State Governments in India may have different approaches to economic and energy Policy. The may not be fully attuned to the policy initiatives of the Federal Government. Would it not adversely affect the direction and outcome of power sector reform?

Electricity Act 2003 is a Federal Government Legislation. It is binding on all the States. As per the Constitution of India, the State Governments could bring about amendments but these amendments cannot be in conflict with the objectives of this Act. They will also need to have prior concurrence of the Federal Government before bringing about these amendments. In any case, electricity as a service has now acquired a dimension that every State Government is being expected, in fact being tested at the time of Elections, on whether it is able to deliver or not. This has led to a significant change in the mindset of political group. The very fact that almost all the State Governments have restructured and reorganised their State Electricity Boards in accordance with the provisions of the Electricity Act 2003, are by and large complying with the decisions of the Regulatory Commissions, are sincerely implementing the Accelerated Power Development and Reform Programme and Rural Electrification Scheme, are indicative of a general consensus across the country on reforms and actions in line with various policy initiatives which have been taken by Government of India in last five to six years. If there are deviations, they are more by way of minor exceptions. The larger picture is that the power sector in the country is moving forward on the basis of, and in accordance with, the major legislative framework and policy directions of the Federal Government.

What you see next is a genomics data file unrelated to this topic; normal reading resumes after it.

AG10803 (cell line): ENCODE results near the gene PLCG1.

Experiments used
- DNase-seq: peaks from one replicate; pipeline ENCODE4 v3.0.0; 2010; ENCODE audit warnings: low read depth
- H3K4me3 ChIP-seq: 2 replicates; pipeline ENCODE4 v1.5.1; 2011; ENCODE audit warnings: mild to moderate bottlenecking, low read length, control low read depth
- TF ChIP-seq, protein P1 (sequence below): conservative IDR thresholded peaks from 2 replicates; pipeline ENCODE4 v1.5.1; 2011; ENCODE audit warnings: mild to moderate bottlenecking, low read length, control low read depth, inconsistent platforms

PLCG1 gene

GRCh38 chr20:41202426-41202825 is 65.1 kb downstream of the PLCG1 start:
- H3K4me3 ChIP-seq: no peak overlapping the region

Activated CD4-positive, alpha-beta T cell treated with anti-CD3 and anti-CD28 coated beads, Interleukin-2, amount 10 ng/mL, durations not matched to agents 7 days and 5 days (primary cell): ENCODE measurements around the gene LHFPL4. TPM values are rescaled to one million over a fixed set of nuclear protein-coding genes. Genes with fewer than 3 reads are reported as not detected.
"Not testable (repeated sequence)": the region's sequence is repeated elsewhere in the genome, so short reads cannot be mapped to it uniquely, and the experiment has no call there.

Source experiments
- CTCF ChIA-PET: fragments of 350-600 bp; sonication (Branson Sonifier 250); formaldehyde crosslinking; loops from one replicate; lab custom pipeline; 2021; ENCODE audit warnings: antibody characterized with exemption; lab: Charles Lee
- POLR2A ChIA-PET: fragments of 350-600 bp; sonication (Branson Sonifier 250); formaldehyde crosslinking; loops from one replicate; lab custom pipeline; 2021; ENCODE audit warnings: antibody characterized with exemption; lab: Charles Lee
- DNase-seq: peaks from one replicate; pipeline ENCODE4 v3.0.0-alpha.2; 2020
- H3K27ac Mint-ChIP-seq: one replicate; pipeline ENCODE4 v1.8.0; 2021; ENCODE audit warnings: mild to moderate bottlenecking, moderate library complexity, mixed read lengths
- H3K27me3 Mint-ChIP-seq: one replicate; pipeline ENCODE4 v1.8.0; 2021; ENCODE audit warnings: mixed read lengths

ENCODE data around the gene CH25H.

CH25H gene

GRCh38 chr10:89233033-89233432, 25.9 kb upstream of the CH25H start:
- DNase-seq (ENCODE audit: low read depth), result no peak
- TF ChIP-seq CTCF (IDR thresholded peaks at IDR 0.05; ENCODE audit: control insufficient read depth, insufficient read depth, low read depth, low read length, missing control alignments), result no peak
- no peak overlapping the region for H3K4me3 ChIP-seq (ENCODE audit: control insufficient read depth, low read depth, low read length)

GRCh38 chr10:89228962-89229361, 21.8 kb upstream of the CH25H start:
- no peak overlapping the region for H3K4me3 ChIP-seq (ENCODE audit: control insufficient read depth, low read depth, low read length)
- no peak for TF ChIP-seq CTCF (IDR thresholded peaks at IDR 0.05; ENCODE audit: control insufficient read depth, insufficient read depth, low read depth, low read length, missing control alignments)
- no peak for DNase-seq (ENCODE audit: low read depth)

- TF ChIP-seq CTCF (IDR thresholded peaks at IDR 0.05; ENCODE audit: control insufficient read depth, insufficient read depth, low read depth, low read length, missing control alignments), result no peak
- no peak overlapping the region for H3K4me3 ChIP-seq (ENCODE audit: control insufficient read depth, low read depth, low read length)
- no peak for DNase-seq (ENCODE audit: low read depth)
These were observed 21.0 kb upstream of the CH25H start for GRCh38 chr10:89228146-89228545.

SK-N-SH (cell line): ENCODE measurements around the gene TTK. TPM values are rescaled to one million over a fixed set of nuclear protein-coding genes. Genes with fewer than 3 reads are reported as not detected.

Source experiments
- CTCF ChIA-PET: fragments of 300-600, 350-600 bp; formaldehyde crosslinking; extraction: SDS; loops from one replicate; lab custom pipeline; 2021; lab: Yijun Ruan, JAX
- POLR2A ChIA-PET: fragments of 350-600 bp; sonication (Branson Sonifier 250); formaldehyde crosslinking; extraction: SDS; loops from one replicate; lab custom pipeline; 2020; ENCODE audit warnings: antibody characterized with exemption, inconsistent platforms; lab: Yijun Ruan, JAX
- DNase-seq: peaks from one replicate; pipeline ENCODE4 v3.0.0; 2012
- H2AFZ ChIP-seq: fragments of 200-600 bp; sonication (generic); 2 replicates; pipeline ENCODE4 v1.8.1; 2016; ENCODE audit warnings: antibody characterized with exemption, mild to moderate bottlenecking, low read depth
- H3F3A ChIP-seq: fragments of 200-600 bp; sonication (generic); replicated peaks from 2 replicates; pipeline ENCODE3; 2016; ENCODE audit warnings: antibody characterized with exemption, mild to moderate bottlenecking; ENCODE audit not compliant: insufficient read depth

Every State has the Electricity Regulatory Commission, apart from the Central Electricity Regulatory Commission. Two issues arise - (a) Would the State Regulators make rules which widely vary across the country? And (b) Are the State Regulators independent from political establishments?